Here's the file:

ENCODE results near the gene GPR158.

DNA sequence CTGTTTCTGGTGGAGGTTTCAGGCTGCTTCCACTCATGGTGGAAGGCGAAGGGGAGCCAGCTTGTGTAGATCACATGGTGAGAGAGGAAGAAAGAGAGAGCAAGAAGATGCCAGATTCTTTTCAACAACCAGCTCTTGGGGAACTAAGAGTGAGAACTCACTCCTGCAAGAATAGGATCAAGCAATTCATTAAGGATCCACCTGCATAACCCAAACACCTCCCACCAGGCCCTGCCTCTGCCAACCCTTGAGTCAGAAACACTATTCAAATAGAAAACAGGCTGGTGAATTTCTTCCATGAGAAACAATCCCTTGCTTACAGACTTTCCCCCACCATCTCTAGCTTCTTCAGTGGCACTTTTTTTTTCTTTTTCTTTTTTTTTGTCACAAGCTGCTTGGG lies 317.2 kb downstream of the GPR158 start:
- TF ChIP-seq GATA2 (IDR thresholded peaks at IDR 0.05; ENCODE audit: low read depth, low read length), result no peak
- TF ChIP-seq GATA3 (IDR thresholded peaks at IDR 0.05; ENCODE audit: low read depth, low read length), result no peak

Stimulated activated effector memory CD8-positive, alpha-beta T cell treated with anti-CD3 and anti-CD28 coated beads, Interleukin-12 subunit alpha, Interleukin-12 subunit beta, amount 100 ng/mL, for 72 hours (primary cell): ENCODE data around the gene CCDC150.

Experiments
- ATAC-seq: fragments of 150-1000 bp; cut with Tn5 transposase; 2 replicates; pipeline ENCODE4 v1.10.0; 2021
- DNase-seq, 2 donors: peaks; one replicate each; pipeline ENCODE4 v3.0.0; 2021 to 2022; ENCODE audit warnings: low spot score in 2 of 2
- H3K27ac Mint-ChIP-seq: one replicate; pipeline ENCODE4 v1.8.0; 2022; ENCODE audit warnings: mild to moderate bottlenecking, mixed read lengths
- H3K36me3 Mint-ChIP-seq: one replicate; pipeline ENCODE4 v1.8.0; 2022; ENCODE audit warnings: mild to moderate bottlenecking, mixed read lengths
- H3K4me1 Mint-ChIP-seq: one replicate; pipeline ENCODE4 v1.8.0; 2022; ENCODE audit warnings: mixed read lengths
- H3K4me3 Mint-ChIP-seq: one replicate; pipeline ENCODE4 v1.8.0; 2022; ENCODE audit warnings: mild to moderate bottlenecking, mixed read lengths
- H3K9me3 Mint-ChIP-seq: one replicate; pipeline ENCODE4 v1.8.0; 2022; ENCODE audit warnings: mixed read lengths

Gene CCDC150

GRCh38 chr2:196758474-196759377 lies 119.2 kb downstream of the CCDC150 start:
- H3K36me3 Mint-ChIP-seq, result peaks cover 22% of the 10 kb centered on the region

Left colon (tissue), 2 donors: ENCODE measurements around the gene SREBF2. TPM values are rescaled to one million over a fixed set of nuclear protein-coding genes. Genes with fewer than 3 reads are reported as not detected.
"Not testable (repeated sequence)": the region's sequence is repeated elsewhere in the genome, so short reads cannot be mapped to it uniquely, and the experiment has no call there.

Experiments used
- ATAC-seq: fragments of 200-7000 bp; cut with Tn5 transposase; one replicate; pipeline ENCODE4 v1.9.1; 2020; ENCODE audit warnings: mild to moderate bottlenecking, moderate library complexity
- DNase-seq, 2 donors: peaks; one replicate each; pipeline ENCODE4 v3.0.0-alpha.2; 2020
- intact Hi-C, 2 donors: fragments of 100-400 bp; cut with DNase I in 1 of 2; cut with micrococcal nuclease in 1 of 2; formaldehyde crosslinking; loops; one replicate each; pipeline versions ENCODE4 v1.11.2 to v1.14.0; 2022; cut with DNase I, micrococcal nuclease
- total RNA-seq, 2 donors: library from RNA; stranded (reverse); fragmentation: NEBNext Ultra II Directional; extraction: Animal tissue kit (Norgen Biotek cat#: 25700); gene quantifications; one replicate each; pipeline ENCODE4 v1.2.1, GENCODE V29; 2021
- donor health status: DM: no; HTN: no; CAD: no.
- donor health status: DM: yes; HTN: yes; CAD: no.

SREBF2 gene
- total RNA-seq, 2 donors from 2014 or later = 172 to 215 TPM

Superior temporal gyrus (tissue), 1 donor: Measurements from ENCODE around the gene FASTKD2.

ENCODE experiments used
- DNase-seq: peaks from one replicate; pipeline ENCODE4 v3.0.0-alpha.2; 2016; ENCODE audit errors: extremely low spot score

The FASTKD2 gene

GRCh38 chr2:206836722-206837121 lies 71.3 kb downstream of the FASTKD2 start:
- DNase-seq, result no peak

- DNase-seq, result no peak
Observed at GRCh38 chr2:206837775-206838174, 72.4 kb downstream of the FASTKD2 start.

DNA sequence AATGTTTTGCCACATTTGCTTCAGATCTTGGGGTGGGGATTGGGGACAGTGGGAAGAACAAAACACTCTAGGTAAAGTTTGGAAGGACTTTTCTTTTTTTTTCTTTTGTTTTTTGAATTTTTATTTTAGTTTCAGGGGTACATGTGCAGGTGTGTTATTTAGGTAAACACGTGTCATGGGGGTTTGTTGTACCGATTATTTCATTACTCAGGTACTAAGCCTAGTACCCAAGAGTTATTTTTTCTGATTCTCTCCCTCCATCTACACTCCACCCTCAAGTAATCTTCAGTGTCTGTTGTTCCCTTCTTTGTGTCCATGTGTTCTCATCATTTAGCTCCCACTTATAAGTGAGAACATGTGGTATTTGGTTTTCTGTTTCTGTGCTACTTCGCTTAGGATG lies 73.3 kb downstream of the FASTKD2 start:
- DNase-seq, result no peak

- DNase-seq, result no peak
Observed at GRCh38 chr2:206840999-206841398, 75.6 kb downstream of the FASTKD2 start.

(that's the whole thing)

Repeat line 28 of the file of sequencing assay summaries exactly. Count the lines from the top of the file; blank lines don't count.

Superior temporal gyrus (tissue), 1 donor: Measurements from ENCODE around the gene FASTKD2.